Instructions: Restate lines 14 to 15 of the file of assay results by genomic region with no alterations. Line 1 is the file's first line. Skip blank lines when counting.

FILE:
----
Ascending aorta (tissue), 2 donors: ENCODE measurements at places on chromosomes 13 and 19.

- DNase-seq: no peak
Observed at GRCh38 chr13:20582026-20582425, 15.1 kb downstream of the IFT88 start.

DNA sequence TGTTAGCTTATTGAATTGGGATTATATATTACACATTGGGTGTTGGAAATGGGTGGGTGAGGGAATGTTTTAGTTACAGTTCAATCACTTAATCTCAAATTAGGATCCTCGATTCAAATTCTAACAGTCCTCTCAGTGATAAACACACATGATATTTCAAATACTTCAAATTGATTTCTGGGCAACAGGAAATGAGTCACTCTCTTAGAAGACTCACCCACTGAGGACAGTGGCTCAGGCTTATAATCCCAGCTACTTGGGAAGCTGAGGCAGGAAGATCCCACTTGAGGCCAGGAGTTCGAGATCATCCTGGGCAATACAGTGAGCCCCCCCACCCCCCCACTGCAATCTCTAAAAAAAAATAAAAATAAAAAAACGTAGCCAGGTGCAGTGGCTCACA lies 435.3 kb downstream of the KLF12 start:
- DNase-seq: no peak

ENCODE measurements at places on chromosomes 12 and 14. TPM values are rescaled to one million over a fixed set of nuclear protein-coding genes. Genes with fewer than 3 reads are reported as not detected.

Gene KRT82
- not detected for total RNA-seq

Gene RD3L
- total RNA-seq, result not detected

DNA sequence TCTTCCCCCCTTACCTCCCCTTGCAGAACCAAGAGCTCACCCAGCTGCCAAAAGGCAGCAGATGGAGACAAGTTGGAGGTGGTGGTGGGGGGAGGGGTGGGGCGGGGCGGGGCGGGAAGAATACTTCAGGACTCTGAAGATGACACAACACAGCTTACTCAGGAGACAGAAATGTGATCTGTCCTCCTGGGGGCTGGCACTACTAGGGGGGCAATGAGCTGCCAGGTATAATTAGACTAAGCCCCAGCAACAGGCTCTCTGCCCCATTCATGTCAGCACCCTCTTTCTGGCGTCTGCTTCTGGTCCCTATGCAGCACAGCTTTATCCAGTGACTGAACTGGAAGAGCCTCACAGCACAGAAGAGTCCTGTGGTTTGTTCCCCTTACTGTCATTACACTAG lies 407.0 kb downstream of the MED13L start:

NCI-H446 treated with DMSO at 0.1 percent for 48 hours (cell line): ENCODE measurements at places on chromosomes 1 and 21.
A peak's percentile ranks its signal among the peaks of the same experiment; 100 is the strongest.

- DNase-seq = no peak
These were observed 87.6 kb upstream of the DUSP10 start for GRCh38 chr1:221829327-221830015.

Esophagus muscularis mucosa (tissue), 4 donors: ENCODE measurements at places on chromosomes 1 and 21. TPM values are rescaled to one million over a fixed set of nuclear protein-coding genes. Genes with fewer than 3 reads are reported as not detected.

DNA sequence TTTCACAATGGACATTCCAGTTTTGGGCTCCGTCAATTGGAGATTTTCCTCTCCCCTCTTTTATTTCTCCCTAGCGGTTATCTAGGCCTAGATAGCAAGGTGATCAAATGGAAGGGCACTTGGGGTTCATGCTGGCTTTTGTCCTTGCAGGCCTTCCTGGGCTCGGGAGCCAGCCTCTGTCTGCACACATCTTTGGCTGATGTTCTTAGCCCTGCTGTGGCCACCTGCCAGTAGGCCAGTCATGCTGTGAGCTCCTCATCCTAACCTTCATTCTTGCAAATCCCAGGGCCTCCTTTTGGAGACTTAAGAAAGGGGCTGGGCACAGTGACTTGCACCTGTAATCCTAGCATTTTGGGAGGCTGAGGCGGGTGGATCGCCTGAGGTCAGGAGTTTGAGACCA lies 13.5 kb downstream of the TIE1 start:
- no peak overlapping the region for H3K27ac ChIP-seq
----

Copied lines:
- DNase-seq = no peak
These were observed 87.6 kb upstream of the DUSP10 start for GRCh38 chr1:221829327-221830015.